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UBC Theses and Dissertations

Public perceptions of dairy cow-calf management systems differing in type of social and maternal contact Sirovica, Lara Victoria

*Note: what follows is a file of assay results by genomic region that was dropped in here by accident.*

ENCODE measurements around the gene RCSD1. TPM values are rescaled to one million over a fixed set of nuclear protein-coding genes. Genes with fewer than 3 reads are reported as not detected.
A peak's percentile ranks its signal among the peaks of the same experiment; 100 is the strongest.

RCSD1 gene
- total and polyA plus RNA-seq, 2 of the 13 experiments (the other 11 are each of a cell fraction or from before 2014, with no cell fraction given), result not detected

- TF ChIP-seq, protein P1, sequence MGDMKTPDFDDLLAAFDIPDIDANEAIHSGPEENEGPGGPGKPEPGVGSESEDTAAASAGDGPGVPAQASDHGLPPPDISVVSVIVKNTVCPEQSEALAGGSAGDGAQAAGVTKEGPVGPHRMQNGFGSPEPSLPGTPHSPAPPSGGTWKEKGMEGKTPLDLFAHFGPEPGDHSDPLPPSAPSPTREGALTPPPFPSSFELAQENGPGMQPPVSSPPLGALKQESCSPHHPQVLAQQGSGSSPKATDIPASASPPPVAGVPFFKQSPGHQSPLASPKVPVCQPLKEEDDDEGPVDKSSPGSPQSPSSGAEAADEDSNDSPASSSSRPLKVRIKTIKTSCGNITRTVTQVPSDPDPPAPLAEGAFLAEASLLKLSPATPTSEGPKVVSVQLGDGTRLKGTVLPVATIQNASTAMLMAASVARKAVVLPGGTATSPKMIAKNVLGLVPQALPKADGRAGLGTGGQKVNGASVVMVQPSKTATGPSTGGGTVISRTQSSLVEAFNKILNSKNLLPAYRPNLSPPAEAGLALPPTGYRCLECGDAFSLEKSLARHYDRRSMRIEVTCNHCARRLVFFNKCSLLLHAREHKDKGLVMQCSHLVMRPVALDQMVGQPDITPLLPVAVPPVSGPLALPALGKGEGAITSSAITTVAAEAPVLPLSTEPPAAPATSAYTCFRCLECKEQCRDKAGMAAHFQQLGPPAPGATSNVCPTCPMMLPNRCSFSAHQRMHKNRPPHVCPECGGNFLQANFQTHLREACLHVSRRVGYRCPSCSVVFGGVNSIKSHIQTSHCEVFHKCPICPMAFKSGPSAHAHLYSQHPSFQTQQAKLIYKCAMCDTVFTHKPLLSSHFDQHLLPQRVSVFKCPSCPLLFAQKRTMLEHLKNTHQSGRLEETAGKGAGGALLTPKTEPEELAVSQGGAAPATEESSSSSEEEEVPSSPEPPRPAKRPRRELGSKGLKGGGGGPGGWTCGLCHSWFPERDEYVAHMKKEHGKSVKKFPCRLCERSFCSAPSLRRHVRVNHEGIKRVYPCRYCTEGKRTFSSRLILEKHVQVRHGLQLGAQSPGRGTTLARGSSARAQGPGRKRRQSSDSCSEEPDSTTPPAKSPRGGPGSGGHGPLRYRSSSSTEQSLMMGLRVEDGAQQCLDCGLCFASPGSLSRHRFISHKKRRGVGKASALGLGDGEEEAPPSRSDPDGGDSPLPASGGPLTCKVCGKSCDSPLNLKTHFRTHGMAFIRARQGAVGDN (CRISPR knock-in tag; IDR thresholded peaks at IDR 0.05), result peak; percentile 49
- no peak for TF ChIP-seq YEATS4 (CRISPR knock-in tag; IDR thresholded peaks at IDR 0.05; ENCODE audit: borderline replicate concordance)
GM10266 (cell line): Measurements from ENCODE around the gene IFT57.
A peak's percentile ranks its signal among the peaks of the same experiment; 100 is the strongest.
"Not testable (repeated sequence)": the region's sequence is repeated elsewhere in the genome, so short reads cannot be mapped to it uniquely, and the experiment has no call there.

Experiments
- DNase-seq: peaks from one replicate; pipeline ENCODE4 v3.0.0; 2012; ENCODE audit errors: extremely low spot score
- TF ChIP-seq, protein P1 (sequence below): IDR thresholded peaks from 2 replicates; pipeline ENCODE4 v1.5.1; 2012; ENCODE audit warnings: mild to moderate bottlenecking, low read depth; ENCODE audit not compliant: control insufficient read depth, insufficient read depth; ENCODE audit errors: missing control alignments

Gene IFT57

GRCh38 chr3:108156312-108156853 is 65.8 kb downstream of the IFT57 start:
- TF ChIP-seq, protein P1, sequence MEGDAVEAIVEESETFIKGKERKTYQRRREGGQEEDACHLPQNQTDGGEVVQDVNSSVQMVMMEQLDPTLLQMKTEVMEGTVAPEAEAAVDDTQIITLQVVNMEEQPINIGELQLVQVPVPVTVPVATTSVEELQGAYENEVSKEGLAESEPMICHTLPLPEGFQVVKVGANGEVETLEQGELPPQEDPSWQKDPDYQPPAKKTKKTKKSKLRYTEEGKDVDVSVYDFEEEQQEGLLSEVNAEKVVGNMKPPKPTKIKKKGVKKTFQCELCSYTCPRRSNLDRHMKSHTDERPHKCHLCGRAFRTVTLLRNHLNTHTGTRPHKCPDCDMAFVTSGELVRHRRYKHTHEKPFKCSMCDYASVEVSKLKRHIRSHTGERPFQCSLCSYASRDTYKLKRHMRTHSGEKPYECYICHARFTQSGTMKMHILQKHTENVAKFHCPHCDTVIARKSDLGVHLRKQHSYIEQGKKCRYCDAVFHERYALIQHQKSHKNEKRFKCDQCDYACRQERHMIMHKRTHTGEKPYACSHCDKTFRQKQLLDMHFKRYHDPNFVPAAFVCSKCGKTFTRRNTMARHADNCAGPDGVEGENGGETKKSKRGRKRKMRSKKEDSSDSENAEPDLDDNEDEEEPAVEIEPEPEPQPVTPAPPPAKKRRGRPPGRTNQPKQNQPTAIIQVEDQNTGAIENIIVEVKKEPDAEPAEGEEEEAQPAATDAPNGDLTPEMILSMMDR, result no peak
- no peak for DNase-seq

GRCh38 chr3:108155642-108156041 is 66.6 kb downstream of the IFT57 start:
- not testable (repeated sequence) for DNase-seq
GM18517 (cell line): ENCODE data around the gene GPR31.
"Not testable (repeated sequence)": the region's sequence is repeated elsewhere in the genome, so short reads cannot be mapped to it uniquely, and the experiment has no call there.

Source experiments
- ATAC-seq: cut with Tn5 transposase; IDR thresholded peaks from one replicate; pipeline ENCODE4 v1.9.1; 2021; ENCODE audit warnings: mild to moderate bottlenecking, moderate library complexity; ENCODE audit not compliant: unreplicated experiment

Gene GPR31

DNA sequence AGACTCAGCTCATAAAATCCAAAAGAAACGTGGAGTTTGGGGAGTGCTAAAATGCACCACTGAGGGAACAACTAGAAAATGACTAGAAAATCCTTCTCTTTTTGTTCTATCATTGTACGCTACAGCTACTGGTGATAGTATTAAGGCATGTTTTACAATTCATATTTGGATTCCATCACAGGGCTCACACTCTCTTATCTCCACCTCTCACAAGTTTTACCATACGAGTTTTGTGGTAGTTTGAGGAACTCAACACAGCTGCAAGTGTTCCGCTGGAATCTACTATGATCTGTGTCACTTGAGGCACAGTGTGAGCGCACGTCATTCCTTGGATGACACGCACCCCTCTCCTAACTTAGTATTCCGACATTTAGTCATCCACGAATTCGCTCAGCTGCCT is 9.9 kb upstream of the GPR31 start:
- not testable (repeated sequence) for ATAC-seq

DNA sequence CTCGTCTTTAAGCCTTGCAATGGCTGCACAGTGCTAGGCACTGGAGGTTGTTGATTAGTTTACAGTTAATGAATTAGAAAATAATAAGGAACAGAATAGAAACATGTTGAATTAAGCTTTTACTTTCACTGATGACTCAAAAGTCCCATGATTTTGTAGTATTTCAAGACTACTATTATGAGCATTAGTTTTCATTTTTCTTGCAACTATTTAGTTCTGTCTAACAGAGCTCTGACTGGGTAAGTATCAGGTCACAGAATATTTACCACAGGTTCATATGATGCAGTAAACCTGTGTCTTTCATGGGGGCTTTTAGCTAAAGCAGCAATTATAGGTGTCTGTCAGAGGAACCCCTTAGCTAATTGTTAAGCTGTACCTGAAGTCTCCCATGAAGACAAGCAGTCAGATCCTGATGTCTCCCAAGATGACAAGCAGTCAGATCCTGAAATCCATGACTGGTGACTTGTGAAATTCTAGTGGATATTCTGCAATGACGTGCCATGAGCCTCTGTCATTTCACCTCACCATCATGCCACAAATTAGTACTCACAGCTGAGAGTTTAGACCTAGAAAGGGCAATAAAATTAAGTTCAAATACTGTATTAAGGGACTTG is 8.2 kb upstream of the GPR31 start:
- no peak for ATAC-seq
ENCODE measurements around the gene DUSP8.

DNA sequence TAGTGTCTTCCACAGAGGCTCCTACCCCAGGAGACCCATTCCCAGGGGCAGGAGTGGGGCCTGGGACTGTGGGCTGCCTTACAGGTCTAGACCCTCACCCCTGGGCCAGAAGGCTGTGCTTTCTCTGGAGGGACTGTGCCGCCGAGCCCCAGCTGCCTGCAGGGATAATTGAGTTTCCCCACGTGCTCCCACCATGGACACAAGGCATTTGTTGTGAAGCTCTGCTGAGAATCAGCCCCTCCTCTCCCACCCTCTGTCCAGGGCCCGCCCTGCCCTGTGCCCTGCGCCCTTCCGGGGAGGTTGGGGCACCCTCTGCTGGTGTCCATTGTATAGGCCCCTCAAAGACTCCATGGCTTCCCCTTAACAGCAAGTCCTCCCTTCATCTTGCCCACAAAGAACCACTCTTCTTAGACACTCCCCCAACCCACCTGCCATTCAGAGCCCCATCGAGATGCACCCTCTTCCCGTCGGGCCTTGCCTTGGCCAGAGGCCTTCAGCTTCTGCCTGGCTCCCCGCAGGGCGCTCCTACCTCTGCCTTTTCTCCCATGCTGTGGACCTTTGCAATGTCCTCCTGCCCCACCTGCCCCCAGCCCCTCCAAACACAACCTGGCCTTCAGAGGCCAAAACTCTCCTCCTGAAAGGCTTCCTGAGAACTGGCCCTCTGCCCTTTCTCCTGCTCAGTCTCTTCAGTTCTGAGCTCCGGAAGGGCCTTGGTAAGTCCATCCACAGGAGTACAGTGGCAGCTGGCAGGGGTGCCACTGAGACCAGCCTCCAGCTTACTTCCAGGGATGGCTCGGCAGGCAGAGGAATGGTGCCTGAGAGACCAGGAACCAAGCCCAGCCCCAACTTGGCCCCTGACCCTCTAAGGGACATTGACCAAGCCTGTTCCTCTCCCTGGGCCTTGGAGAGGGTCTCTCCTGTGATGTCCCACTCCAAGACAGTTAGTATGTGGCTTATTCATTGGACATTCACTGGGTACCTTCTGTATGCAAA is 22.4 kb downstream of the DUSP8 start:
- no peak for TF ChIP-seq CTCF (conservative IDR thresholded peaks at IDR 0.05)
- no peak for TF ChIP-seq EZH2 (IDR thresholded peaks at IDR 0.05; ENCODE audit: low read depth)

Early cow-calf separation followed by individual housing is standard practice for calf rearing on dairy farms. However, a growing body of evidence suggests that as awareness grows the public will oppose these practices, which could compromise the dairy industry’s social license. Despite disagreement amongst different stakeholders over weighting and evaluations of effects of early separation (e.g. distress response, disease risk), recent reviews suggest there is little biological evidence supporting this practice. The acceptability of alternative cow-calf management systems differing in type of social and maternal contact is unknown. This thesis used a mixed methods online survey with a convenience sample of 307 Canadians to investigate perceptions of these systems, examining the effects of providing social or foster cow contact following early separation or not separating cow-calf pairs. Attitudes and perceptions of animal welfare were less negative (assessed on a 7-point scale where 1 is most negative, 7 is most positive, and 4 is a neutral midpoint) towards the system where calves were not separated from the cow (4.3 ± 0.30; 4.2 ± 0.28), compared to systems in which the calf was separated and individually housed (2.0 ± 0.29; 2.0 ± 0.27 ), separated and group housed (2.4 ± 0.31; 2.1 ± 0.29), or separated and kept with a foster cow (2.2 ± 0.29; 2.0 ± 0.27) (F₃,₂₉₃ = 43.97, P < 0.0001; F₃,₂₉₃ = 52.14, P < 0.0001). Participants were consistent in their scores of overall attitude to the system and scores in relation to individual aspects of cow and calf welfare (i.e. health, feelings, naturalness, standard of care), suggesting that participants took a holistic and value-oriented approach to the issue of cow-calf management regarding separation and the welfare issues. These results, in combination with many participants’ concern for the importance of the mother cow-calf relationship and perceptions that severing of this bond was a breach of standard of care, suggest that there may be low acceptance of any cow-calf management system involving early separation; any compromises that involve early separation of cow and calf are thus unlikely to resonate with underlying values.

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